Source: Radar On-line (Veja magazine)
The Planalto Palace has two serious concerns with news of U.S. spying. First and most obviously, the presidential palace wants to know how close the U.S. spy agency got to the offices of the President and her ministers.
Another priority is to learn the extent of industrial espionage. A major risk, according to palace sources, is the potential violation of confidential information shared during the negotiations over the purchase of fighter jets for the Brazilian air force.
Not coincidentally, Brasil continues to evaluate three models of fighter: French, Swedish and American.
The American entry is the Boeing F/A-18.
In its most recent “yellow pages” interview, Veja features Boeing’s Jim McNerny evaluating the opportunities present in the Brazilian market, an interview conducted at the Boeing offices in D.C.
Boeing and Brazil’s Embraer signed a memorandum of understanding on June 26 to jointly market Embraer’s medium airlifter, the KC-390 — above.
Veja’s softball interview — a specialty of the house — touches only briefly on the fighter order, but does focus, sympathetically, on the woes suffered by the Boeing 787 — a story covered on July 15 by Veja’s business-themed sister publication Exame.
The exec says that all the lithium ion battery problems have now been resolved.
A July 15 story in Exame, however, suggests that the headache persists:
Boeing faces a revealing public test of the carbon-fiber technology used in its 787 Dreamliner after a fire broke out on one of its aircraft at Heathrow Airport, in London.
British investigators say that the lithium ion batteries on the Ethiopian Airlines aircraft probably did not cause the fire, alleviating concerns about the return of the problem that led to the cancellation of Dreamliner flights for more than three months earlier this year, when a battery caught fire and another overheated.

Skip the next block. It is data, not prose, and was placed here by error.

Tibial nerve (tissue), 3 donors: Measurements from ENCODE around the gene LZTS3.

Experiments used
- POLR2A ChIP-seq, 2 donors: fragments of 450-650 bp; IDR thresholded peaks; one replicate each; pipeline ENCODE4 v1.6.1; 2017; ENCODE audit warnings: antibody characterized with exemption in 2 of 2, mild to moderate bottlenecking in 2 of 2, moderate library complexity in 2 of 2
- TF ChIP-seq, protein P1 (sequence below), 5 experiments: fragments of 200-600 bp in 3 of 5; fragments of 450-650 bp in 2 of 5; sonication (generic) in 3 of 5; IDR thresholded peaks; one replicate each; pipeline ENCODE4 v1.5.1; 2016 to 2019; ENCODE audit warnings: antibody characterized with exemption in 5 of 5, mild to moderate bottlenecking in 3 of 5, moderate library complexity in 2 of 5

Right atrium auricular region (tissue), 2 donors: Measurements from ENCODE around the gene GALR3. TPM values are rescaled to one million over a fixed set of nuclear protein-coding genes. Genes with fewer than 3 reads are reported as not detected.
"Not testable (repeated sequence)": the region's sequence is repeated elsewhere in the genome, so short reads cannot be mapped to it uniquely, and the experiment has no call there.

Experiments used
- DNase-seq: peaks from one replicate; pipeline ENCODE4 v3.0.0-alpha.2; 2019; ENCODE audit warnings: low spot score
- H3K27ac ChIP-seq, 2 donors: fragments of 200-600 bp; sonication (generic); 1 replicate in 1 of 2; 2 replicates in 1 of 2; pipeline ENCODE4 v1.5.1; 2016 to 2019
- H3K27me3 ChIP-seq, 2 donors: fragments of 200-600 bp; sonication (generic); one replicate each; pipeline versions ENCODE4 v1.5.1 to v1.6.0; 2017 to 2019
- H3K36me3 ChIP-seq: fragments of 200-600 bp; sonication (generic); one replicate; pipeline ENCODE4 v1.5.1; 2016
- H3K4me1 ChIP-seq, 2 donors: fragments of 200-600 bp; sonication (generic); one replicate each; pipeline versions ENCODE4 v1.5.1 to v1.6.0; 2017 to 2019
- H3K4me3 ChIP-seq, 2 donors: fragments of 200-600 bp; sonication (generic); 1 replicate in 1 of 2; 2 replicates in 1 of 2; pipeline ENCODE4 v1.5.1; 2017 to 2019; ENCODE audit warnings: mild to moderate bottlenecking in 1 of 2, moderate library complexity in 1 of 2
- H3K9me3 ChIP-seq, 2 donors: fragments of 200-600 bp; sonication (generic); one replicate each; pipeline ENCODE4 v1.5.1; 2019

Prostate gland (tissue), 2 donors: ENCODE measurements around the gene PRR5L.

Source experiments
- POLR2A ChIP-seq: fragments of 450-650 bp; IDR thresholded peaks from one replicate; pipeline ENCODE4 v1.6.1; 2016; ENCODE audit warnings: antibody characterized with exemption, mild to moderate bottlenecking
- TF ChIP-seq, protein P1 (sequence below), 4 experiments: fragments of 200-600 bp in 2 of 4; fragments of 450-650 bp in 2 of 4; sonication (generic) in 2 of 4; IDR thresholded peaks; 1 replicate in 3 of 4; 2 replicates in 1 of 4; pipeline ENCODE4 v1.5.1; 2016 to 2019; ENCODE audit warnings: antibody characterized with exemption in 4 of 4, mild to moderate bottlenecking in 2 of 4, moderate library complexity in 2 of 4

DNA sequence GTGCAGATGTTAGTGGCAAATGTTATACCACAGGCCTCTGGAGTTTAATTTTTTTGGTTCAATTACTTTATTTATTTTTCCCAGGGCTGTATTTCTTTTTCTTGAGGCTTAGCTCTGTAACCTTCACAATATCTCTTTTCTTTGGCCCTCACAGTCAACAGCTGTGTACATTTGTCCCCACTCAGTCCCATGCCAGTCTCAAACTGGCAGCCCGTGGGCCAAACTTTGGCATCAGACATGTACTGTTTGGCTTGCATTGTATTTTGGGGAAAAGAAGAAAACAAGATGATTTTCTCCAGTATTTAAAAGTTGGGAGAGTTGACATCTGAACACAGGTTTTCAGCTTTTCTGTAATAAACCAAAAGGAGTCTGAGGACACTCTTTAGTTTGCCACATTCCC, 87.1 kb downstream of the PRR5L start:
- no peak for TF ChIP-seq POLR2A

Wall Street and passengers so far seem unconcerned: Boeing shares are expected to stabilize on Monday [July 15] after falling 4.7% on Friday. The airlines are keeping their aircraft flying and passengers in Japan, the jet’s primary market, are not cancelling flights.
Japan is said to be refusing to declare the aircraft flightworthy, regarding which McNerney says,
Safety is critically important to the Japanese, as it is to us. In Japan, there is zero tolerance for safety issues. They are asking for evidence that nothing else is wrong. We will provide the evidence. The situation is totally normal. We have sold 59 aircraft to ten airlines, none of them, so far, Brazilian. But an Ethiopian Airlines 787 is beginning to land in Brazil, in São Paulo and Rio. By year end we will have delivered 110 aircraft.
According to a July 2 story in the Telegraph,
JAL and its rival All Nippon Airways (ANA) both blamed the grounding of their Dreamliner fleets for hitting revenues to the tune of $200m, prompting Boeing to print full-page apologies in major Japanese newspapers. Japan is the single-biggest market for Boeing’s newest aircraft.
Veja closes its yellow pages interview by asking in general terms about what it was like to run a company in a country where corruption is rife — a question the executive deftly avoided, saying, “I would not say that Brazil is dramatically worse” than other countries in this area.
The exec also makes a point of promising that the fighter sale would include the technology transfer demanded by the Brazilians.
The interview bears all the earmarks of a charm offensive — as in the subtitle in which McNerney is quoted as saying, “My response [to news of aviation disasters] is the same as anyone’s. Human tragedy is human tragedy.”
The yellow pages are known for their publicity-driven, hagiographical profiles, and this seems like no exception to the rule. Consider the following ridiculous softball exchange:
Q: Is the 787 an enormous innovation?
A: Without a doubt. It is what the 707 was in its day [launched in 1958, it was the first Boeing commercial jet and the first in its class to achieve commercial success.] The 787 offers airlines improved performance and fuel efficiency, less environmental damage and lower costs. It is a productivity tool.
Q: What are the advantages for passengers?
This follow-on question lacks a “disadvantages” follow-up.
Exame again, however:
The question is, can the aircraft that caught fire be repaired easily at a reasonable cost? These specific repairs have never been conducted on a operation commercial airliner. That makes the Ethiopian Airline incident the first opportunity for airlines, financiers, and competitors to study a real-life example of how to repair the plane and and how much it will cost.
Diagnosis: a mild case of «autohagiography by proxy» — self-praise and self-defense in a quasi-journalistic genre.
Filed under: Airports, Brazil, Commercial Aviation, Competition, Globalization, Politics, PR & Advertising, Technology | Leave a comment »